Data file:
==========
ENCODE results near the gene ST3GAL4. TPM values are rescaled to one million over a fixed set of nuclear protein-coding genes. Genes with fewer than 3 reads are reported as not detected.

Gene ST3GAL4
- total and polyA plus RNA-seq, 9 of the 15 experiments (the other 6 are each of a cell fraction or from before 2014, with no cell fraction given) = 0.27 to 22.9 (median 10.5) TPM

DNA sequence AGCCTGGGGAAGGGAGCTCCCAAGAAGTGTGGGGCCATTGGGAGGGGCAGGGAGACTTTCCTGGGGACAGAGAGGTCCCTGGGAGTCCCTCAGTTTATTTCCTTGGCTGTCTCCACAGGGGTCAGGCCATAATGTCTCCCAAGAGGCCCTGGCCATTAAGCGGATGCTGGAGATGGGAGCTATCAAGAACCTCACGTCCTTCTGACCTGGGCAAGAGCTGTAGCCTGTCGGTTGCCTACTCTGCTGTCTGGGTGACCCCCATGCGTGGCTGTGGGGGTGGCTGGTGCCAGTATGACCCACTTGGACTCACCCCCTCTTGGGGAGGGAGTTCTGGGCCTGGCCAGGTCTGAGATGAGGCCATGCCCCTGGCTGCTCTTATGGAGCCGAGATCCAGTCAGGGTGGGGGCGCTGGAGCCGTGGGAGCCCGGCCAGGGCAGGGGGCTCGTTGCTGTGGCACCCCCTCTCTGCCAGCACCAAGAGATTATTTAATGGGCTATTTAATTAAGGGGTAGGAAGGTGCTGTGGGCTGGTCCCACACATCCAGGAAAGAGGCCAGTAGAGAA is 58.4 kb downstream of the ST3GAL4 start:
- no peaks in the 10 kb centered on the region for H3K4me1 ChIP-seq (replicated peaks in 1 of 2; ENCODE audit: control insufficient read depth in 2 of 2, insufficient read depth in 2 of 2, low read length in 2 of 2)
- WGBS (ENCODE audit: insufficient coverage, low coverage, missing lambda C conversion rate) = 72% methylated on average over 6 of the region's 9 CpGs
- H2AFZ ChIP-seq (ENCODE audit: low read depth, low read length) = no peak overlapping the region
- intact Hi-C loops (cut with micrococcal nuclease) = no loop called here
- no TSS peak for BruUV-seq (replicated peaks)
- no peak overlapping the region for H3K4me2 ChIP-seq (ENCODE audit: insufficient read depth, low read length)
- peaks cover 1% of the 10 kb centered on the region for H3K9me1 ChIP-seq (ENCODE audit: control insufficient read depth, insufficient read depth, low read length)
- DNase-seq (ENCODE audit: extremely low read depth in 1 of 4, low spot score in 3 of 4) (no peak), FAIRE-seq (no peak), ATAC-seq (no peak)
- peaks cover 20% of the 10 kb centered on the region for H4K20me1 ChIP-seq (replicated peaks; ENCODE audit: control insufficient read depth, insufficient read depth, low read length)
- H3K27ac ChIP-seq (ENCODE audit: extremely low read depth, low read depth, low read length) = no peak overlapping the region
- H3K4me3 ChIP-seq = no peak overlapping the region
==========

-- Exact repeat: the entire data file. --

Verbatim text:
ENCODE results near the gene ST3GAL4. TPM values are rescaled to one million over a fixed set of nuclear protein-coding genes. Genes with fewer than 3 reads are reported as not detected.

Gene ST3GAL4
- total and polyA plus RNA-seq, 9 of the 15 experiments (the other 6 are each of a cell fraction or from before 2014, with no cell fraction given) = 0.27 to 22.9 (median 10.5) TPM

DNA sequence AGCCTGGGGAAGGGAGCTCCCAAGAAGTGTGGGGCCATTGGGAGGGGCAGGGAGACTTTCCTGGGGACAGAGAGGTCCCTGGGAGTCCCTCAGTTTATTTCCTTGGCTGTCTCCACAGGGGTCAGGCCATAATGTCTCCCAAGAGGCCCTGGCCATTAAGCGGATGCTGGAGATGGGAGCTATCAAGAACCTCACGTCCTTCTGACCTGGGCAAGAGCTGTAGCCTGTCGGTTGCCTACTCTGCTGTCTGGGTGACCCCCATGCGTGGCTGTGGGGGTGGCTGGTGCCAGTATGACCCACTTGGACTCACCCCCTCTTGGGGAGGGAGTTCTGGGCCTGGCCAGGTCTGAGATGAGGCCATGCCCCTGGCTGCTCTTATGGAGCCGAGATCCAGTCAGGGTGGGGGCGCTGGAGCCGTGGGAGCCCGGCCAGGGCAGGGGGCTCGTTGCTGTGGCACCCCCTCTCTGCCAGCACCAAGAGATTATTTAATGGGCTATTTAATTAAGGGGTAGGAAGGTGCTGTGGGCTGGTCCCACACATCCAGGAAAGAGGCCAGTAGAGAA is 58.4 kb downstream of the ST3GAL4 start:
- no peaks in the 10 kb centered on the region for H3K4me1 ChIP-seq (replicated peaks in 1 of 2; ENCODE audit: control insufficient read depth in 2 of 2, insufficient read depth in 2 of 2, low read length in 2 of 2)
- WGBS (ENCODE audit: insufficient coverage, low coverage, missing lambda C conversion rate) = 72% methylated on average over 6 of the region's 9 CpGs
- H2AFZ ChIP-seq (ENCODE audit: low read depth, low read length) = no peak overlapping the region
- intact Hi-C loops (cut with micrococcal nuclease) = no loop called here
- no TSS peak for BruUV-seq (replicated peaks)
- no peak overlapping the region for H3K4me2 ChIP-seq (ENCODE audit: insufficient read depth, low read length)
- peaks cover 1% of the 10 kb centered on the region for H3K9me1 ChIP-seq (ENCODE audit: control insufficient read depth, insufficient read depth, low read length)
- DNase-seq (ENCODE audit: extremely low read depth in 1 of 4, low spot score in 3 of 4) (no peak), FAIRE-seq (no peak), ATAC-seq (no peak)
- peaks cover 20% of the 10 kb centered on the region for H4K20me1 ChIP-seq (replicated peaks; ENCODE audit: control insufficient read depth, insufficient read depth, low read length)
- H3K27ac ChIP-seq (ENCODE audit: extremely low read depth, low read depth, low read length) = no peak overlapping the region
- H3K4me3 ChIP-seq = no peak overlapping the region